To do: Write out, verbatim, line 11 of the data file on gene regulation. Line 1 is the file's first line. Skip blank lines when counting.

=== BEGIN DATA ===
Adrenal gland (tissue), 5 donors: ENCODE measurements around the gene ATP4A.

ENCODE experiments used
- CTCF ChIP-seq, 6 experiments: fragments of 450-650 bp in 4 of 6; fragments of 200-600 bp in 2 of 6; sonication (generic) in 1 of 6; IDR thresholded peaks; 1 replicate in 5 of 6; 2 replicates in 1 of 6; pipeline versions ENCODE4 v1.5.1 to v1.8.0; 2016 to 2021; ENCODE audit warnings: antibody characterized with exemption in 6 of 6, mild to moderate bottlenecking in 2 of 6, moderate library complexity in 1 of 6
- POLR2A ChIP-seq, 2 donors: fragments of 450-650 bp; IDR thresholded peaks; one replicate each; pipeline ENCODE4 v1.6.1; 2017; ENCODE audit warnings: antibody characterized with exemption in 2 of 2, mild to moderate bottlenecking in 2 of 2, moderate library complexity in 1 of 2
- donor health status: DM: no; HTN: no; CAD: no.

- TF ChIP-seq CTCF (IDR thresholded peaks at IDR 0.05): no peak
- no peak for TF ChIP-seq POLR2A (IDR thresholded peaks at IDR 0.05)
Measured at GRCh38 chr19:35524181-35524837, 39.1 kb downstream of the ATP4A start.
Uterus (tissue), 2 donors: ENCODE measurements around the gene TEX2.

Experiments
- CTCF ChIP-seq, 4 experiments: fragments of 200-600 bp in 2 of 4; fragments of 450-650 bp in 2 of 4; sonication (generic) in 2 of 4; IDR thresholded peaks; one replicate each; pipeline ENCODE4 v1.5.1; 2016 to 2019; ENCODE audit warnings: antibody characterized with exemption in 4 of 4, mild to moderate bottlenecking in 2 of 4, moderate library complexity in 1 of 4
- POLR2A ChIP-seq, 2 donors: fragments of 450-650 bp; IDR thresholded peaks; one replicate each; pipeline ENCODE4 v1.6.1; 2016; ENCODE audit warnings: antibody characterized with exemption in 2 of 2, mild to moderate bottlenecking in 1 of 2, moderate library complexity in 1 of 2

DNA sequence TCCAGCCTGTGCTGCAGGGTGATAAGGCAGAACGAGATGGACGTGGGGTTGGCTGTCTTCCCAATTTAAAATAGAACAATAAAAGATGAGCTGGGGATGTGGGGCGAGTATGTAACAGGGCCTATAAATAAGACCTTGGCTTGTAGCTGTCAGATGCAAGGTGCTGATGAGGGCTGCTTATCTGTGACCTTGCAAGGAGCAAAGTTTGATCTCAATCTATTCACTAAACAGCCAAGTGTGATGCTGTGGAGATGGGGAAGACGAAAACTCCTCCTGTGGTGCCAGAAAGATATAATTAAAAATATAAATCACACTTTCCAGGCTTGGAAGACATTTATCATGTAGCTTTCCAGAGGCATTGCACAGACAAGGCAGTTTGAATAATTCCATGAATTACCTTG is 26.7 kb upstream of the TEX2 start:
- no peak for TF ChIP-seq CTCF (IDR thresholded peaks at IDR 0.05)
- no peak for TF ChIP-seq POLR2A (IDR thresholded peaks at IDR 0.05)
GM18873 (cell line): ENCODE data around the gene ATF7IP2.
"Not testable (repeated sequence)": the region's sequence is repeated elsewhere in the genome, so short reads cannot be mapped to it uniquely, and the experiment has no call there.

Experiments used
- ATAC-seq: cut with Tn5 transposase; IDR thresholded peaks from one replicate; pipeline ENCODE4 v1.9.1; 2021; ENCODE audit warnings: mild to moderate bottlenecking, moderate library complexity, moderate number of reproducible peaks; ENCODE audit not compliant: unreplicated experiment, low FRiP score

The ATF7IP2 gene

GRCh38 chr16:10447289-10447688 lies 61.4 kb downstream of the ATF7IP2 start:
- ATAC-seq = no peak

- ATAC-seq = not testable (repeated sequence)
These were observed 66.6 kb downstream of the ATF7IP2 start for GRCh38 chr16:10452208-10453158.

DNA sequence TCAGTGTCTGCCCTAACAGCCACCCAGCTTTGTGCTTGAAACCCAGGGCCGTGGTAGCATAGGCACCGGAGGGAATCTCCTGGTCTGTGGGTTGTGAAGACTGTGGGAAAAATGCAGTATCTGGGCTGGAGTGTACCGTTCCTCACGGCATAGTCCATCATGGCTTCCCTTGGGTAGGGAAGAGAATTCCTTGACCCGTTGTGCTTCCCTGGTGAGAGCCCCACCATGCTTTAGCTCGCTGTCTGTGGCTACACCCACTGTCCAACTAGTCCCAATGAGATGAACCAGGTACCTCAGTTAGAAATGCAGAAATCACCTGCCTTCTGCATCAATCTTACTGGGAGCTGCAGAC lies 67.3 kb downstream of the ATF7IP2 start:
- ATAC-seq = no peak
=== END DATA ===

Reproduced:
- CTCF ChIP-seq, 4 experiments: fragments of 200-600 bp in 2 of 4; fragments of 450-650 bp in 2 of 4; sonication (generic) in 2 of 4; IDR thresholded peaks; one replicate each; pipeline ENCODE4 v1.5.1; 2016 to 2019; ENCODE audit warnings: antibody characterized with exemption in 4 of 4, mild to moderate bottlenecking in 2 of 4, moderate library complexity in 1 of 4